Russel Kelley, Jake Adams, Nic DosSantos and I just came back from a very productive expedition to the Great Barrier Reef, in a collaboration between Reef Builders and Ultra Corals Australia. Using a large ocean worthy cruise vessel and four lifelong coral we succeeded in collecting a wealth of first hand pictures videos and observations from this famous location for out-of-this-world-diversity and abundance of reef corals.
The first notable coral discovery we’d like to share with you is an Acropora species with a unique growth form that is unlike anything else. While diving the outer part of the inner barrier reef, in the shallows, we came across a particular species of staghorncan best be described as Australian Elkhorn coral. The shape is very strange, a mix of branching and plating. Plating branches is probably the best description of it.
Acropora sukarnoi, is not actually reported on the Great Barrier Reef, but we couldn’t find anything else that would match the description. And this coral was so beautiful, we couldn’t resist sharing the pictures of the Australian Elkhorn with you guys!
This coral belongs to the Acropora robusta group, so it has this classic thick branches that characterizes this group. The colonies of Australian Elkhorn are composed of highly fused horizontal branches. The colonies we saw were composed of thick branches that were widening toward the end, to become a small miniature plate.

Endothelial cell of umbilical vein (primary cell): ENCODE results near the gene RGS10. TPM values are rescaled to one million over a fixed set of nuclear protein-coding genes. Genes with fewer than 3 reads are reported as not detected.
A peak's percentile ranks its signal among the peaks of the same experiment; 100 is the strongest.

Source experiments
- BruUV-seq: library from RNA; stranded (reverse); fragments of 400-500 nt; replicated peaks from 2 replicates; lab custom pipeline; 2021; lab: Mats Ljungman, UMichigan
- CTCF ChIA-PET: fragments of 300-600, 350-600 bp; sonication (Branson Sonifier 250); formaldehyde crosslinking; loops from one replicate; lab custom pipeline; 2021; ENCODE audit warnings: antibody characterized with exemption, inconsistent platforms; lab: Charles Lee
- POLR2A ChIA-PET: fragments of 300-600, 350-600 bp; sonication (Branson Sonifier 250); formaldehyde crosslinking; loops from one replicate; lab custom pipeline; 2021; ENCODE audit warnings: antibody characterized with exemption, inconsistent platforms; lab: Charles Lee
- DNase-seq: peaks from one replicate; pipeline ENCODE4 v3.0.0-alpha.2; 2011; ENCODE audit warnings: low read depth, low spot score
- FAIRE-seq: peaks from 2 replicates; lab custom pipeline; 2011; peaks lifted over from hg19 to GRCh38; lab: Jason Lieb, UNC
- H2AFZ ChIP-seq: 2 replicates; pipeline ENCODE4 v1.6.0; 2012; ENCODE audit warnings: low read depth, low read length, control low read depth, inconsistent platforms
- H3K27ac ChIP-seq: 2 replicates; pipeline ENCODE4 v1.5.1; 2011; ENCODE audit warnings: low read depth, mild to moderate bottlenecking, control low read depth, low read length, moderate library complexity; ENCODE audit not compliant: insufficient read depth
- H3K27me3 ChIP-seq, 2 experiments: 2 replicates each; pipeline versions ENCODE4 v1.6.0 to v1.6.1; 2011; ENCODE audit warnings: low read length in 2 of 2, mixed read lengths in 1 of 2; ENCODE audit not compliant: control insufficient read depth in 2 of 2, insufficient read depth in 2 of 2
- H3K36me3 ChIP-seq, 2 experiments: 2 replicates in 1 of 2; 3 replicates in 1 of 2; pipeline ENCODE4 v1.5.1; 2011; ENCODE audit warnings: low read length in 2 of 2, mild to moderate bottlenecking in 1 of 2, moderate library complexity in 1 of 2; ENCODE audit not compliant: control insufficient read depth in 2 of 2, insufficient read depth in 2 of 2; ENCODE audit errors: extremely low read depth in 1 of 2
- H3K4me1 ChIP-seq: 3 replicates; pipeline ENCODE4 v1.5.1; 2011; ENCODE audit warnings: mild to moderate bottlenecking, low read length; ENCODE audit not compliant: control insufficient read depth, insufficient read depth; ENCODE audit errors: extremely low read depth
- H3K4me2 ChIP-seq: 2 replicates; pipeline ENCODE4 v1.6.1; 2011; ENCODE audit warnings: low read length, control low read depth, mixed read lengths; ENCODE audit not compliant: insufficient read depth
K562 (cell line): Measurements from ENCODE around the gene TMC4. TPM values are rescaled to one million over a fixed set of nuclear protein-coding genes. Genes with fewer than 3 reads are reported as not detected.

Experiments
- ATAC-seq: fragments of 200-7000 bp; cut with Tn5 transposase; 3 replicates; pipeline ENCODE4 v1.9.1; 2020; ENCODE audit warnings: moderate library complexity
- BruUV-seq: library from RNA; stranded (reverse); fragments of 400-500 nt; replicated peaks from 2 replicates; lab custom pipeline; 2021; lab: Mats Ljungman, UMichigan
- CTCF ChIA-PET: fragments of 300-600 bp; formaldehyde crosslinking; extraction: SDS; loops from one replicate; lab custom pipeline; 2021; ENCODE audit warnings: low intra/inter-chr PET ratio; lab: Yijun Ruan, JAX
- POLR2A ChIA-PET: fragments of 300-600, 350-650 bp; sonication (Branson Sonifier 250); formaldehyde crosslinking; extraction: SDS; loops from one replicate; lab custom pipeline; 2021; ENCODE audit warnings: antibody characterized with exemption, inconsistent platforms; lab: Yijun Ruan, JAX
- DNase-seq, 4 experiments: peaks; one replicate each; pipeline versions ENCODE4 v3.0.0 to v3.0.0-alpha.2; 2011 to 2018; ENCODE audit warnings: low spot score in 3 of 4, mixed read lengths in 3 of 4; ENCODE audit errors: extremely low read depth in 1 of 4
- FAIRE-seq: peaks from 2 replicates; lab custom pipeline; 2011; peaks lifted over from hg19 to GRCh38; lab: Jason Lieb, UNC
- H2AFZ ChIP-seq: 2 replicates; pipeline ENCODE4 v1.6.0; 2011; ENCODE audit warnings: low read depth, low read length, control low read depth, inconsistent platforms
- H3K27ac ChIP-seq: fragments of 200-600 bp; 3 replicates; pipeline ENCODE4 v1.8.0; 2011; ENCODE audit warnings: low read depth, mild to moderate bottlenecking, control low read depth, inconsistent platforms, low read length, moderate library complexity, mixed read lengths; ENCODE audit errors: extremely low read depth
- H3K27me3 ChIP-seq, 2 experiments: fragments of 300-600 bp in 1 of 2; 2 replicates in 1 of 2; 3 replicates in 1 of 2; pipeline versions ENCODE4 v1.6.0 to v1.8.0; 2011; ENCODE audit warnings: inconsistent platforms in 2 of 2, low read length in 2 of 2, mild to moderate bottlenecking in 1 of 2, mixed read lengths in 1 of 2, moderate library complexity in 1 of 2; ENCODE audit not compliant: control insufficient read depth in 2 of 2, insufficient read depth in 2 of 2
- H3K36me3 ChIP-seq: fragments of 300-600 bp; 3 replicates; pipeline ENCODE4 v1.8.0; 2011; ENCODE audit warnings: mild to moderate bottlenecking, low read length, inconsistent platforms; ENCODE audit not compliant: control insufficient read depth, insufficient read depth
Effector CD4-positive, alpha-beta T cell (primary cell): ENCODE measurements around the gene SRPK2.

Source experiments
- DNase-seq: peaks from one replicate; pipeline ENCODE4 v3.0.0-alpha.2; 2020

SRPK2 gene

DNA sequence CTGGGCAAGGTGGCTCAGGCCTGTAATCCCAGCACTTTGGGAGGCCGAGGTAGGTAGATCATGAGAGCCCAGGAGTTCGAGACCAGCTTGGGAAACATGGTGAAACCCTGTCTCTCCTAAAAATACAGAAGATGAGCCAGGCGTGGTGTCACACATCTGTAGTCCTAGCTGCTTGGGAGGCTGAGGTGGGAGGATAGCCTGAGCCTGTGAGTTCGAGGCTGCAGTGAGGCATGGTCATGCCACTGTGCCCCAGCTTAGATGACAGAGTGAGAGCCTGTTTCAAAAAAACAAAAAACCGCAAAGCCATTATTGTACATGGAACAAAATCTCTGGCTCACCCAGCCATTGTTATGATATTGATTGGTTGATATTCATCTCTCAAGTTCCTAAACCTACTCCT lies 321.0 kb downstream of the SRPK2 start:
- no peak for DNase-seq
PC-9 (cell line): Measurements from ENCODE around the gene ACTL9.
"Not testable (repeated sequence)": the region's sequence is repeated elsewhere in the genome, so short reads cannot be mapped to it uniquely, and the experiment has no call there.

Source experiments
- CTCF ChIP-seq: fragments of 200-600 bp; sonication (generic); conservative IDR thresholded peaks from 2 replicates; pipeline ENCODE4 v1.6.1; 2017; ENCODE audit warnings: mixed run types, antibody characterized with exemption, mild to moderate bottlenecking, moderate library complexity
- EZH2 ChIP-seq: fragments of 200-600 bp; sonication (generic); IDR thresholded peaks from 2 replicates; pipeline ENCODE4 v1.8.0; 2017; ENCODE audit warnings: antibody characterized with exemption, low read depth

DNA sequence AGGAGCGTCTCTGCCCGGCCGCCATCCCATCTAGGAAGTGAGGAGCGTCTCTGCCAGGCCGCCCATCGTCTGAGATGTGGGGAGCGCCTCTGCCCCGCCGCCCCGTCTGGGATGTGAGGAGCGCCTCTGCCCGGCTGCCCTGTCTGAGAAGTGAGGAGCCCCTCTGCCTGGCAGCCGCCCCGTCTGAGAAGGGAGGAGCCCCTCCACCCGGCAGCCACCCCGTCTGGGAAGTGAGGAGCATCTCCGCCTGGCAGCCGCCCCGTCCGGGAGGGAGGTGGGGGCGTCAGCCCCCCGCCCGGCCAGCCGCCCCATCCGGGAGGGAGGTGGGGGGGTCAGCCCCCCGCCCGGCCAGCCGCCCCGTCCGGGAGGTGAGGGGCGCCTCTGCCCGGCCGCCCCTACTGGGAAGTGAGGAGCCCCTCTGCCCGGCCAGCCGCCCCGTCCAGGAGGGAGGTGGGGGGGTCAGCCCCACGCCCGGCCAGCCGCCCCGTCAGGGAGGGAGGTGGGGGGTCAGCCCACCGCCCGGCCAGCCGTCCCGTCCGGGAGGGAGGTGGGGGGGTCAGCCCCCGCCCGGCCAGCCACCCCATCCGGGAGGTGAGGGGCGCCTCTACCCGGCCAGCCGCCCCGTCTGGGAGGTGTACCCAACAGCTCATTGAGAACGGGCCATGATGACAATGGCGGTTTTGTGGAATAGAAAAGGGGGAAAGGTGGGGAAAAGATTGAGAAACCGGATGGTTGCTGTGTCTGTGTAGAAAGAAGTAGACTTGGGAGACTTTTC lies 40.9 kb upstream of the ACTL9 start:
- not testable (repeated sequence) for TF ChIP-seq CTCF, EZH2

Corallites are irregular and tubular to rasp-like, and mixed in sized and clearly the thickness of this Acro lets us guess that it’s a fan of high energy environment. We can find this species in less than 10m (30 ft) of water, on the exposed side of the inner and outer reefs of the great barrier, where swells hit hard, the water is close to gin clear, and light is at its maximum.
Maintenance in Aquarium:
So this species is in the Strawberry Shortcake direct line. It thus needs, very high flow, very bright light, in an ultra low nutrient system, with a dash of regular feeding. This is actually not the easiest environment to achieve, but just at looking at the tricolor base of orange-pink body with light blue tips and yellow corallites. The Australian Elkhorn is very close to the Bali Shortcake coloration, which do very well in aquarium so we can expect some glowing results with that particular species.
We can easily see this species quickly gaining popularity on the reef aquarium scene, and now that we can recognize it, should become more available around the world, as it’s plentiful in the right habitats of the Great Barrier Reef.